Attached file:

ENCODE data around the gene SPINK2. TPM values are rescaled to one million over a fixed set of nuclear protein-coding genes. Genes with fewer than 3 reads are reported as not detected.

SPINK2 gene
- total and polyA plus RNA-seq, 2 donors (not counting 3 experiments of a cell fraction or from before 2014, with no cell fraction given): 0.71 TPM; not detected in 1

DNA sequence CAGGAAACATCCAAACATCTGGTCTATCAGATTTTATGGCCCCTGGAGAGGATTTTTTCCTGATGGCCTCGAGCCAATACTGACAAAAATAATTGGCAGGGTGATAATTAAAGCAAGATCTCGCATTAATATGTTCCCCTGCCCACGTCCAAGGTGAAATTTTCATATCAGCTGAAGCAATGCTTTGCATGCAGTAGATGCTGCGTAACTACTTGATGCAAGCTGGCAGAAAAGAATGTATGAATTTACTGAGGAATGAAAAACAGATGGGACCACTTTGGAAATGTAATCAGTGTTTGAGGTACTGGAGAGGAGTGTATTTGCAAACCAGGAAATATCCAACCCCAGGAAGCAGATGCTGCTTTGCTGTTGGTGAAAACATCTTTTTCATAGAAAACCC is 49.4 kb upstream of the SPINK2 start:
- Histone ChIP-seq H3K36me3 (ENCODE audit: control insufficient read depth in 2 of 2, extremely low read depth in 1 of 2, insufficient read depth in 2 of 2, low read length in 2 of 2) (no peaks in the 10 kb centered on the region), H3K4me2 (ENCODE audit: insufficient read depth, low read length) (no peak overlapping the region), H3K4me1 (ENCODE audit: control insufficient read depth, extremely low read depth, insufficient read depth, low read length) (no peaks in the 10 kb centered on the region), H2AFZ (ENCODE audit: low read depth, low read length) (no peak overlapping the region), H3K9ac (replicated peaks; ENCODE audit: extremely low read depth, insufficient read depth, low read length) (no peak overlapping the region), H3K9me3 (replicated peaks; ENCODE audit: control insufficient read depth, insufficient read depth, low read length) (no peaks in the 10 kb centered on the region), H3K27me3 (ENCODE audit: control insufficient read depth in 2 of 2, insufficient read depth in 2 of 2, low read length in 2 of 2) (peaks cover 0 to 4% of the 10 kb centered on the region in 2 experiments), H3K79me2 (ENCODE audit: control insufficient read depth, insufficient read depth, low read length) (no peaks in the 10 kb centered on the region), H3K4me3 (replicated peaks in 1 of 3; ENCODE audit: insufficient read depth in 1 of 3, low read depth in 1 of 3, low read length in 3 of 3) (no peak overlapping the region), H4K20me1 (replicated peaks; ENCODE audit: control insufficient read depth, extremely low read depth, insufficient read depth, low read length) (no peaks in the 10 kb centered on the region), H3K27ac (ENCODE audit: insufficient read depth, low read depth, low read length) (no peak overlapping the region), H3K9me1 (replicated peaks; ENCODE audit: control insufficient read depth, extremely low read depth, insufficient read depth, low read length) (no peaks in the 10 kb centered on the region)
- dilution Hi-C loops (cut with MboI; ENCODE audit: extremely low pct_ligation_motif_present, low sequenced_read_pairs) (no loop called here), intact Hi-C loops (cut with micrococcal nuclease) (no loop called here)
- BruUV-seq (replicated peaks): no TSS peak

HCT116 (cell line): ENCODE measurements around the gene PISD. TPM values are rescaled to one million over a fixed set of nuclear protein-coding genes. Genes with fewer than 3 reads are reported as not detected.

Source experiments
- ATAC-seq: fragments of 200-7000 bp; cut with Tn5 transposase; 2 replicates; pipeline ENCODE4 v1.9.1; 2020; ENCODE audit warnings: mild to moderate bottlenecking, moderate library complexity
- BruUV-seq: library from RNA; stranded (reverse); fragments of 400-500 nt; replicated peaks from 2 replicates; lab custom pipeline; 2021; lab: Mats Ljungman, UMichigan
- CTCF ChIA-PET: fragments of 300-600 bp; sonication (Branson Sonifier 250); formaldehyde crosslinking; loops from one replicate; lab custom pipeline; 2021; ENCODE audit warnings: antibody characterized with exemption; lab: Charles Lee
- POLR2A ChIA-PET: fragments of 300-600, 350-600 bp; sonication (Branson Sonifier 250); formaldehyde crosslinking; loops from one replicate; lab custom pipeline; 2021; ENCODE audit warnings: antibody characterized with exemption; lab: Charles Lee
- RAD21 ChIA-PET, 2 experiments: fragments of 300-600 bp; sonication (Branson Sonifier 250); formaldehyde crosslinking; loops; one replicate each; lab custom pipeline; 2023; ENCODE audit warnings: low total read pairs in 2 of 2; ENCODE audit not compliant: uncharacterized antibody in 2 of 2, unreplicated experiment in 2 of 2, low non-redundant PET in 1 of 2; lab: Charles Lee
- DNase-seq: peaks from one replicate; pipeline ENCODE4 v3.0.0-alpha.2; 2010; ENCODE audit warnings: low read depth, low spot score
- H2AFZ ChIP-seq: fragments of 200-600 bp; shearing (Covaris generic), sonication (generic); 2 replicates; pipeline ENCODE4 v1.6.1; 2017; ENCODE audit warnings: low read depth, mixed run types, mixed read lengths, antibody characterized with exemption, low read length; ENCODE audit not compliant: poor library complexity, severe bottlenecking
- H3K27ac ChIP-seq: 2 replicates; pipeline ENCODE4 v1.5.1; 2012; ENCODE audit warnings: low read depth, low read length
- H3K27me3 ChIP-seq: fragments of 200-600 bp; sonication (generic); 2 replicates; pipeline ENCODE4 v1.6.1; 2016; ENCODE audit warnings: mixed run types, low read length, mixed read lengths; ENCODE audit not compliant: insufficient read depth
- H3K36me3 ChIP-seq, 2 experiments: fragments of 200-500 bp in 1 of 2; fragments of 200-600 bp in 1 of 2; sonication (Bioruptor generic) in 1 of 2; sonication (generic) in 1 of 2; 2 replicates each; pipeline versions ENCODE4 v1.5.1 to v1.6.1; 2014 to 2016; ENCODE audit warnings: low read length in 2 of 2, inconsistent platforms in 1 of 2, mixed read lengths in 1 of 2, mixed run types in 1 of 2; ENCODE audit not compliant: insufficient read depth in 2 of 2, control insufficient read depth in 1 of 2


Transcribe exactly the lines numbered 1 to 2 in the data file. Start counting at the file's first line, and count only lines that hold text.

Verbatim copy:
ENCODE data around the gene SPINK2. TPM values are rescaled to one million over a fixed set of nuclear protein-coding genes. Genes with fewer than 3 reads are reported as not detected.

SPINK2 gene